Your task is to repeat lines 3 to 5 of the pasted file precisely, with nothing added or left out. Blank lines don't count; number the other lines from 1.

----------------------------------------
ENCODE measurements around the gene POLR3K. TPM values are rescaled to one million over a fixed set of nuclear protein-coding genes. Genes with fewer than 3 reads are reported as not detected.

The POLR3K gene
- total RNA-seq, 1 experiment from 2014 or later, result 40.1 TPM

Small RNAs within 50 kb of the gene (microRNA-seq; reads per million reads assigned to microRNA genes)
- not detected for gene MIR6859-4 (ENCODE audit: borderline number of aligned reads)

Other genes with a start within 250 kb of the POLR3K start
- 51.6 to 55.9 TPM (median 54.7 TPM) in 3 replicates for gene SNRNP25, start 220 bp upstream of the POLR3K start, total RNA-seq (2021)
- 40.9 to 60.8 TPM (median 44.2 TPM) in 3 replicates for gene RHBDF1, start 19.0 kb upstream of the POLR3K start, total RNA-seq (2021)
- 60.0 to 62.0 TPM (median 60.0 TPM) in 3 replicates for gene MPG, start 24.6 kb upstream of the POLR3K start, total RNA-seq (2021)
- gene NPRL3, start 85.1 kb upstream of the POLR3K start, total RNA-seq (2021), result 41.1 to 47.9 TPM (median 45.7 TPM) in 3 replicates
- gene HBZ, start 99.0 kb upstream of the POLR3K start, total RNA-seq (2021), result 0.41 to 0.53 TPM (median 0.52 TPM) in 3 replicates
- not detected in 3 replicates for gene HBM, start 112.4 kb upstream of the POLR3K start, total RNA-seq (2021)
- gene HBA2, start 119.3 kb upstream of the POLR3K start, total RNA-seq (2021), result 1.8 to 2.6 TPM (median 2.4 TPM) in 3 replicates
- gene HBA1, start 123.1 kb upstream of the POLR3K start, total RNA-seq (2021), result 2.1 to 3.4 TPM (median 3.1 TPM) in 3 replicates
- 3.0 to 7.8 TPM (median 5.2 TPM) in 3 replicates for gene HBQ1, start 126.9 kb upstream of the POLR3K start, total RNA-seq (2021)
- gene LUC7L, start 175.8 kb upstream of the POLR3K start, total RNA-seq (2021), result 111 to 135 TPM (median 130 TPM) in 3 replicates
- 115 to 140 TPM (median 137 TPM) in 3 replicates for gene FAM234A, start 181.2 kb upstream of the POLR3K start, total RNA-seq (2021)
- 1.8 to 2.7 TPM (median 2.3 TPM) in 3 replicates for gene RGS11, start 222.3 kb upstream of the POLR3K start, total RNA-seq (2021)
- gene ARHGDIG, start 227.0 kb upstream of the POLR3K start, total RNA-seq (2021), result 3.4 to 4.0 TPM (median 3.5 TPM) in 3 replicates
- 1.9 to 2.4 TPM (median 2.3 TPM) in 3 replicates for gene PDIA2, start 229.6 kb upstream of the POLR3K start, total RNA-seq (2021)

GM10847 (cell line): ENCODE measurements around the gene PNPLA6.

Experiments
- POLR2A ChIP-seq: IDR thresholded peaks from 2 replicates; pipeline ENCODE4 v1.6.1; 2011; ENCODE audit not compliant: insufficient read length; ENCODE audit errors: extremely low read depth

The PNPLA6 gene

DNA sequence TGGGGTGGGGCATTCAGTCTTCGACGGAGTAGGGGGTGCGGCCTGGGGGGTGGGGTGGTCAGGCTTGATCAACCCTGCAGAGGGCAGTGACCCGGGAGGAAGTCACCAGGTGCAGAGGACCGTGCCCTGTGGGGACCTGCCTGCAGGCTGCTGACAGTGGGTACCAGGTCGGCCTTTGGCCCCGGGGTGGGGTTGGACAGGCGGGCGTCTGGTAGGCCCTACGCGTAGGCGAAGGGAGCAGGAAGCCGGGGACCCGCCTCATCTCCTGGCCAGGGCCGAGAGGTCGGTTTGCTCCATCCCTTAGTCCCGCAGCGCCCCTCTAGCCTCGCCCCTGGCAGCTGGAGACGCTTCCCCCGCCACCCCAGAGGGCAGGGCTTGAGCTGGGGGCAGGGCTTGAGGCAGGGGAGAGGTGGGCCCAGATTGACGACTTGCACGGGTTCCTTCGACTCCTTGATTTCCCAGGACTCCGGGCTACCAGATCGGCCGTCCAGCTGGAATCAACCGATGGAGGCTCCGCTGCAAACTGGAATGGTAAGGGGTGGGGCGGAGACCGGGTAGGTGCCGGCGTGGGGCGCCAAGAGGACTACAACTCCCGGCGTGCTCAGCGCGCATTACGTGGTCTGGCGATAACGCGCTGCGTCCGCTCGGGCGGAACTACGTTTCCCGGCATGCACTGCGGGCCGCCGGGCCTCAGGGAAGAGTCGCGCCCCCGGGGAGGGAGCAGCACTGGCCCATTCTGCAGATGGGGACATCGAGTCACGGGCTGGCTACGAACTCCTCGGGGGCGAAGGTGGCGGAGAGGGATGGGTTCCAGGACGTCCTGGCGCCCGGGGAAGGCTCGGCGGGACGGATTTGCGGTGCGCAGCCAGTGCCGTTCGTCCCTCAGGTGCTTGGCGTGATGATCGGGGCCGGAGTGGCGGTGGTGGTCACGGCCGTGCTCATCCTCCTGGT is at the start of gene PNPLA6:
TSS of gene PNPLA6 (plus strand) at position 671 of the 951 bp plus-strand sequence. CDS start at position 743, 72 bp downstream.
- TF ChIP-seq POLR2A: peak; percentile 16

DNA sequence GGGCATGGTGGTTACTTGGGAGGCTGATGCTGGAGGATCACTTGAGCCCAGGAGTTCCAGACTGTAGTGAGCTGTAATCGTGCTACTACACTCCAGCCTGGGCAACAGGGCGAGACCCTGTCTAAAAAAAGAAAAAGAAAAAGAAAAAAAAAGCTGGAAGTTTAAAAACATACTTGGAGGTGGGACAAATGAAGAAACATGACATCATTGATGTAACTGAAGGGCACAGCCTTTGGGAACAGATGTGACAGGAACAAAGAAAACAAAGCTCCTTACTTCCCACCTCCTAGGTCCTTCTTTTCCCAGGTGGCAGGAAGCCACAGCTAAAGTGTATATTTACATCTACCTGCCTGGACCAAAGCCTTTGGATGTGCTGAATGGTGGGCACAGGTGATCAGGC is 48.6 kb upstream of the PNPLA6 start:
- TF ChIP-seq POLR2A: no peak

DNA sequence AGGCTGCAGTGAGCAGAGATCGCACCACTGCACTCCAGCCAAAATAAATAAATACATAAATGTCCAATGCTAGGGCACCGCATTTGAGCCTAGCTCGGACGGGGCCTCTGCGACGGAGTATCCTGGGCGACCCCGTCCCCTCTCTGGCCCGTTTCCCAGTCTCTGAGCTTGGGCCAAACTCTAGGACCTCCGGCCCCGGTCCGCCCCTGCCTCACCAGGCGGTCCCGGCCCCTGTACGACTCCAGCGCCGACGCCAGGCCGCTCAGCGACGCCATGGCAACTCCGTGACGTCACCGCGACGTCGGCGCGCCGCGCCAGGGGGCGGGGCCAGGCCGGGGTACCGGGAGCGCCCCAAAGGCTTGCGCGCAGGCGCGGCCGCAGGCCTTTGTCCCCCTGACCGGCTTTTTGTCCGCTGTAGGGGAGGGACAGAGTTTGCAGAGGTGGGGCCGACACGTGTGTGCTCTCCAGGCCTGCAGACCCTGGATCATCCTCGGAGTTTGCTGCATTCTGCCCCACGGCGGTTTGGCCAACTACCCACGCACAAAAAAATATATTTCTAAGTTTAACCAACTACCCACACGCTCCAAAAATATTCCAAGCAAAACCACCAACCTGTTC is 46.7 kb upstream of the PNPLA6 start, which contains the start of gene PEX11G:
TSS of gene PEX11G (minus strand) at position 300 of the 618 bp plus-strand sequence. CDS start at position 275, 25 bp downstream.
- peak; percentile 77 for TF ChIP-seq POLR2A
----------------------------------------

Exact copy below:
- total RNA-seq, 1 experiment from 2014 or later, result 40.1 TPM

Small RNAs within 50 kb of the gene (microRNA-seq; reads per million reads assigned to microRNA genes)
- not detected for gene MIR6859-4 (ENCODE audit: borderline number of aligned reads)